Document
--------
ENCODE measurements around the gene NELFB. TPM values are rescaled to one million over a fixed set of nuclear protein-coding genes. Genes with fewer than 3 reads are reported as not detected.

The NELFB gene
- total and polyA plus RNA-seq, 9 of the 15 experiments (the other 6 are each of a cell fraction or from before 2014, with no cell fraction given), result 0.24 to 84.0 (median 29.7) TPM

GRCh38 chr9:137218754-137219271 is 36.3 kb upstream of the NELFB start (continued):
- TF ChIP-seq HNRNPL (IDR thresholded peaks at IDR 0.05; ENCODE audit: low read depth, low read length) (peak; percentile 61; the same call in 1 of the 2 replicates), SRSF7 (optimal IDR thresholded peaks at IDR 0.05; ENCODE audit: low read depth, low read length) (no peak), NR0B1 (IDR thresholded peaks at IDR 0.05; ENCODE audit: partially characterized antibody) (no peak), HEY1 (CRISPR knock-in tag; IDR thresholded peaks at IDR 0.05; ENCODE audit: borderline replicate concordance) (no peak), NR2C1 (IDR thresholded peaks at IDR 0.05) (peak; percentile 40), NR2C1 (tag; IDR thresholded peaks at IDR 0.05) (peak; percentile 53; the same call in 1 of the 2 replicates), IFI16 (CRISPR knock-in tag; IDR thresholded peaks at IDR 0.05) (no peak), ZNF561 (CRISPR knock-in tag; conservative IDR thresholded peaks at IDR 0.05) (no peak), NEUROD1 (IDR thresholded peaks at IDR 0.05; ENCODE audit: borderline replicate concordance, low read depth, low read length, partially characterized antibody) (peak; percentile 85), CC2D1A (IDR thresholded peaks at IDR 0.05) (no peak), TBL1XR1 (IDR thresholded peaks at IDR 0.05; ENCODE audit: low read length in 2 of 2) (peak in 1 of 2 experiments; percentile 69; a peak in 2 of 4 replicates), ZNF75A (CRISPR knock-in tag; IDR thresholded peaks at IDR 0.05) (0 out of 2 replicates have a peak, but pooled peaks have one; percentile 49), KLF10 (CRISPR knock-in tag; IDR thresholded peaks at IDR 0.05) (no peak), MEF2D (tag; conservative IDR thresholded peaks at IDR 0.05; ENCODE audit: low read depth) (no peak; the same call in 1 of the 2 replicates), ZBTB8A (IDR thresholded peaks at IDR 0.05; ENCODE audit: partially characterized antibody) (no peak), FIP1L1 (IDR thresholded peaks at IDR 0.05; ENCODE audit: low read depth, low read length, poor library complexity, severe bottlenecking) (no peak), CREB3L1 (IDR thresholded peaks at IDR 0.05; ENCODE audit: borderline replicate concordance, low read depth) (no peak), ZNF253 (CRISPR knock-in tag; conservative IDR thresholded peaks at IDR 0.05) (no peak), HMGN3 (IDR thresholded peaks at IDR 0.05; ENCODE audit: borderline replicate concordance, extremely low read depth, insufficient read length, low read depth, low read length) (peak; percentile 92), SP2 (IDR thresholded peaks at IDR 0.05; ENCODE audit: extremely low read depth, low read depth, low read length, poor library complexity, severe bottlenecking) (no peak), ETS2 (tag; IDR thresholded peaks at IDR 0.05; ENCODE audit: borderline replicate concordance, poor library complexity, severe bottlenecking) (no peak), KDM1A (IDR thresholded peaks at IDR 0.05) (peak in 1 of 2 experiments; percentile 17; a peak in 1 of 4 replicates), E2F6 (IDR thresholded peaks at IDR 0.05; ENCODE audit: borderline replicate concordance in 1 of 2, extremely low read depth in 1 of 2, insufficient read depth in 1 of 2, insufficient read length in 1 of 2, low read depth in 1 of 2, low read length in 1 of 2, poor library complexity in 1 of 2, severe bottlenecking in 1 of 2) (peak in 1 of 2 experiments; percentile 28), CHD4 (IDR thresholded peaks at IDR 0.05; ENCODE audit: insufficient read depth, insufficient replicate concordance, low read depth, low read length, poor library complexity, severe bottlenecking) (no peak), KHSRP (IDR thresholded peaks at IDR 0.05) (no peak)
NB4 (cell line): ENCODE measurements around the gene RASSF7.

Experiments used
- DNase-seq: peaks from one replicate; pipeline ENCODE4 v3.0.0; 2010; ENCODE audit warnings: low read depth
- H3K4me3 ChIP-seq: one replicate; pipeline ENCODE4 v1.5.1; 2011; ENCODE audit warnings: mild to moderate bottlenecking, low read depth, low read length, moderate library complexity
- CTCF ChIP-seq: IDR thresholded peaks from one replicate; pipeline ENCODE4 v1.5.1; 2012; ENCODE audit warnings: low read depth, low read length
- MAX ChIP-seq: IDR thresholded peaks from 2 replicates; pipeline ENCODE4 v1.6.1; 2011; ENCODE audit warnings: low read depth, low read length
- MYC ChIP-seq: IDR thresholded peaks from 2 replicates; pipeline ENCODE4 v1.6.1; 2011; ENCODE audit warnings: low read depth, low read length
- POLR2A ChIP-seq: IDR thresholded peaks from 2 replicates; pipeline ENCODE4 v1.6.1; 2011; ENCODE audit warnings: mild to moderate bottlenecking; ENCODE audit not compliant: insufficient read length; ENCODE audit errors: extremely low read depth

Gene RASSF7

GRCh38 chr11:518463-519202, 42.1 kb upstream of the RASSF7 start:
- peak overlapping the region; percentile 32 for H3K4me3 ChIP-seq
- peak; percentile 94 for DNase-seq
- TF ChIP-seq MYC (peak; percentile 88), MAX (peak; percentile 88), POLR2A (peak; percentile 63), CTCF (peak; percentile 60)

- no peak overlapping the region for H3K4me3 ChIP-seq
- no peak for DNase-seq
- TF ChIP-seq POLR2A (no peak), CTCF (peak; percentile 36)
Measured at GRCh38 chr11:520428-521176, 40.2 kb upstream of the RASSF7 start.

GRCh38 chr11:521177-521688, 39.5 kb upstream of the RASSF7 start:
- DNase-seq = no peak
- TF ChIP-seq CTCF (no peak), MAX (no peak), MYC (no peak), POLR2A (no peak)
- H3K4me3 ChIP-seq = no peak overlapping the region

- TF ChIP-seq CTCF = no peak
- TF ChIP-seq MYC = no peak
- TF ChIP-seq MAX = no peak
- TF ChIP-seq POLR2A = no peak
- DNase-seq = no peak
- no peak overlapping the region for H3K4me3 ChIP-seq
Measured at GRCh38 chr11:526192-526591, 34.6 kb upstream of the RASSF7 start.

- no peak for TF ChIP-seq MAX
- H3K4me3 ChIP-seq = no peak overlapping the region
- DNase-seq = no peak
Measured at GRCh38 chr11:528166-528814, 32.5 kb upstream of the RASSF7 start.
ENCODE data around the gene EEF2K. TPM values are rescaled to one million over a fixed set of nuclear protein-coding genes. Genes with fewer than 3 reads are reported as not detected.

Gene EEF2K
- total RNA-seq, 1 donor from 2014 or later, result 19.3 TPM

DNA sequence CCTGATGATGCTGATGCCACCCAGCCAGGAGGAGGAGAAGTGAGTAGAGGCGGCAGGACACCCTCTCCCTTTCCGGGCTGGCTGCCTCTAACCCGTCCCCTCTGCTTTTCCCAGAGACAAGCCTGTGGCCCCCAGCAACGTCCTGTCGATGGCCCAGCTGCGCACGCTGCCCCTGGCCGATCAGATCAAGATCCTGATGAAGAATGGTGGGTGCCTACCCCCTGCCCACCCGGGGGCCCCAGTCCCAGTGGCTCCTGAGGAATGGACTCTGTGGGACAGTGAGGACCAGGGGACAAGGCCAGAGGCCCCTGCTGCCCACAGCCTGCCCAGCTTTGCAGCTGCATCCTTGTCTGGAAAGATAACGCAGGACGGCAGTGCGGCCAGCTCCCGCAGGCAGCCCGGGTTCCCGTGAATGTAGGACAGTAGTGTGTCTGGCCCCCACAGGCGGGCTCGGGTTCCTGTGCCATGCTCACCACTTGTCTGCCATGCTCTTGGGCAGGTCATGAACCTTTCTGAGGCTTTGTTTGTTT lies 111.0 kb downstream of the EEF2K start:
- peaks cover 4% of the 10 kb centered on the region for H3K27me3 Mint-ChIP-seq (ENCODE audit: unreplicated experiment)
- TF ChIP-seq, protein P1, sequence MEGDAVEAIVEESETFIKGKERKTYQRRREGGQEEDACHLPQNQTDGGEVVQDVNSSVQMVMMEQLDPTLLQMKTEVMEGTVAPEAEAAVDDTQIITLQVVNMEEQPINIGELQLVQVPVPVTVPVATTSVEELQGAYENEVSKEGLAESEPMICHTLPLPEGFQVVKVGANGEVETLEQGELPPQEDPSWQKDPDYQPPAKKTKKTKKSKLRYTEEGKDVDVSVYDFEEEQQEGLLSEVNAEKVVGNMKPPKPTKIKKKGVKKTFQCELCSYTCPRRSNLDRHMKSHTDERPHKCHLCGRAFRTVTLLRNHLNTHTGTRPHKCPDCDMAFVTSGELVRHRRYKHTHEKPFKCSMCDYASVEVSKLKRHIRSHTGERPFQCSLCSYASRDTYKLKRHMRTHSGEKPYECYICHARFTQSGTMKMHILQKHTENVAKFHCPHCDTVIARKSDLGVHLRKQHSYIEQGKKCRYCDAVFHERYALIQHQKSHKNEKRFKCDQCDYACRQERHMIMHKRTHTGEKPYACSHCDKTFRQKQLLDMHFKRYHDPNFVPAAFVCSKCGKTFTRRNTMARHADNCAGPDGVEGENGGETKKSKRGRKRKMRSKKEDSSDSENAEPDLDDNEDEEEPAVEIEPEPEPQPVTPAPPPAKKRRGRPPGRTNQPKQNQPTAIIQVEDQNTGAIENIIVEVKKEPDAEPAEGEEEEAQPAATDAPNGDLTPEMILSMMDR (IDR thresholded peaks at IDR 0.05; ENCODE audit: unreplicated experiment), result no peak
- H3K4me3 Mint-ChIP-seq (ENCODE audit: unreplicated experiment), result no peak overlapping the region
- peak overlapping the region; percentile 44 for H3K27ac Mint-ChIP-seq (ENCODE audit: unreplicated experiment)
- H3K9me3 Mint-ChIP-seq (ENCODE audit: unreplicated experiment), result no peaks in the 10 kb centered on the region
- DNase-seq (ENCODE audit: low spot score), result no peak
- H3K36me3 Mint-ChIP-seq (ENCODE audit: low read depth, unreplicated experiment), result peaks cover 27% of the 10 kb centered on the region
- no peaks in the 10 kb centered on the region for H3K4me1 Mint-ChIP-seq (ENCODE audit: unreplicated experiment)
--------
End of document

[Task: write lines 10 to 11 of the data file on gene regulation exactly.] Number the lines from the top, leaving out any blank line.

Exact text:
- CTCF ChIP-seq: IDR thresholded peaks from one replicate; pipeline ENCODE4 v1.5.1; 2012; ENCODE audit warnings: low read depth, low read length
- MAX ChIP-seq: IDR thresholded peaks from 2 replicates; pipeline ENCODE4 v1.6.1; 2011; ENCODE audit warnings: low read depth, low read length